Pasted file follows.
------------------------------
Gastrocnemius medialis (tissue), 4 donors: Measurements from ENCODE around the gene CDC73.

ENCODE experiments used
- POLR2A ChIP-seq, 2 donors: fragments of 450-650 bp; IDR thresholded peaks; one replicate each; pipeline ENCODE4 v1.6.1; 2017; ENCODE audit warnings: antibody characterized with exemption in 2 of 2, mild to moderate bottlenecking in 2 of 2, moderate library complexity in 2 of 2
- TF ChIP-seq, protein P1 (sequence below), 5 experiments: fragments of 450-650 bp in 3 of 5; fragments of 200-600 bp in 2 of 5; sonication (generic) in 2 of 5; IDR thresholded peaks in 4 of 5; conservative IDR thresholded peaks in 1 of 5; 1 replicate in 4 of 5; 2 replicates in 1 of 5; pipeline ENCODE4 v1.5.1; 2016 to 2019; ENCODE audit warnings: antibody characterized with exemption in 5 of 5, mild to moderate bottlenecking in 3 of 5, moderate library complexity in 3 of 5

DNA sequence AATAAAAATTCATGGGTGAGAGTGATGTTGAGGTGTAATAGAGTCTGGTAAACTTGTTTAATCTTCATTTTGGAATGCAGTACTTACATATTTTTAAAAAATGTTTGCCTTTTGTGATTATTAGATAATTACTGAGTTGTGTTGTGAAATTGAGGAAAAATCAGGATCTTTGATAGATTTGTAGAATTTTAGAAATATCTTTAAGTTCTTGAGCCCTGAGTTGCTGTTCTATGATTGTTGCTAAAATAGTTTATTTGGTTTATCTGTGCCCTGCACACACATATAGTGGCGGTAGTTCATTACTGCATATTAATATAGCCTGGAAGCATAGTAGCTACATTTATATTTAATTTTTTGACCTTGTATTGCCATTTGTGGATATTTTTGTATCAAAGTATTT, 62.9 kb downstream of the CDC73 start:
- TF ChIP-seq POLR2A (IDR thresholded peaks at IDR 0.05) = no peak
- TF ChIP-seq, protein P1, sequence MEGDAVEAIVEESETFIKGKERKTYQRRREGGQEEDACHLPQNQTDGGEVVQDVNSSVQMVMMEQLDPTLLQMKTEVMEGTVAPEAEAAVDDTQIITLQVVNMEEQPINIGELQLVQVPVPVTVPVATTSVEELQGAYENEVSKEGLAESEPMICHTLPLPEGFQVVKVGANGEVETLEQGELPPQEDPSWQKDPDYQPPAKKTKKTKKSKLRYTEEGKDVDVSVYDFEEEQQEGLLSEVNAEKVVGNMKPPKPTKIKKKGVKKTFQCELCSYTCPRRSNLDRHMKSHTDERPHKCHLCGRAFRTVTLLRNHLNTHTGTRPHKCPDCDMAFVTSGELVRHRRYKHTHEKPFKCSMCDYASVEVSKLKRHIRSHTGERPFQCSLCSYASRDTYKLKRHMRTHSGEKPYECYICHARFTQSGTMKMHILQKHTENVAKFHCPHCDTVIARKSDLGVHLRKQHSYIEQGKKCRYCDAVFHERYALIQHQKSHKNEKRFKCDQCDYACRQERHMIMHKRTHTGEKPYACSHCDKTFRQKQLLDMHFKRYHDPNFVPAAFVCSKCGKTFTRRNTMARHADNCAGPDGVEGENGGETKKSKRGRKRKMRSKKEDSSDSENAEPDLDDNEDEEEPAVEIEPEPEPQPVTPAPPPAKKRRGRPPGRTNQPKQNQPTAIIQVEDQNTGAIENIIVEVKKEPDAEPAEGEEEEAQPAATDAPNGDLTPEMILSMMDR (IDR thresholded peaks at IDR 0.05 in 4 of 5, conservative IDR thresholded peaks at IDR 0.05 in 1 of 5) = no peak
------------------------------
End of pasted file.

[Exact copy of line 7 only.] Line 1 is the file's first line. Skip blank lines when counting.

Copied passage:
- TF ChIP-seq, protein P1, sequence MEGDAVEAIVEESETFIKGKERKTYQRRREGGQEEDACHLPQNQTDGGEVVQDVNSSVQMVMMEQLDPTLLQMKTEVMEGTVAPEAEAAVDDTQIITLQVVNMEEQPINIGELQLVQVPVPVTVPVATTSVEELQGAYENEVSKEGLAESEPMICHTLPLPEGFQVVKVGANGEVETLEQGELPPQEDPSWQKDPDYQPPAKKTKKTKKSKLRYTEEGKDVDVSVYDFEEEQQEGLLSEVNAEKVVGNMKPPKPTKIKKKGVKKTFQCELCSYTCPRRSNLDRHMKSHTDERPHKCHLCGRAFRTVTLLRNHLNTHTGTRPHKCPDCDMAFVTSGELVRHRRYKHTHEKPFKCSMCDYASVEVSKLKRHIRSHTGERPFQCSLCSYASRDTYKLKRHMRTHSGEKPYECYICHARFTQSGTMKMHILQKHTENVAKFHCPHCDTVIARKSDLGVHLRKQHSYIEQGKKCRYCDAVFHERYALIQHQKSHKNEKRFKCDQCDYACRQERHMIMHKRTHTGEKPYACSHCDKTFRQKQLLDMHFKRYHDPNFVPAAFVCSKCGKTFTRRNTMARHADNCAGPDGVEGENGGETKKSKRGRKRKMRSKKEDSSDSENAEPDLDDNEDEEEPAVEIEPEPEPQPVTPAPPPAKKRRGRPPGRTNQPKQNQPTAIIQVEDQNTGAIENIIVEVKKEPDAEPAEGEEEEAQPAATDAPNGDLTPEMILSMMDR (IDR thresholded peaks at IDR 0.05 in 4 of 5, conservative IDR thresholded peaks at IDR 0.05 in 1 of 5) = no peak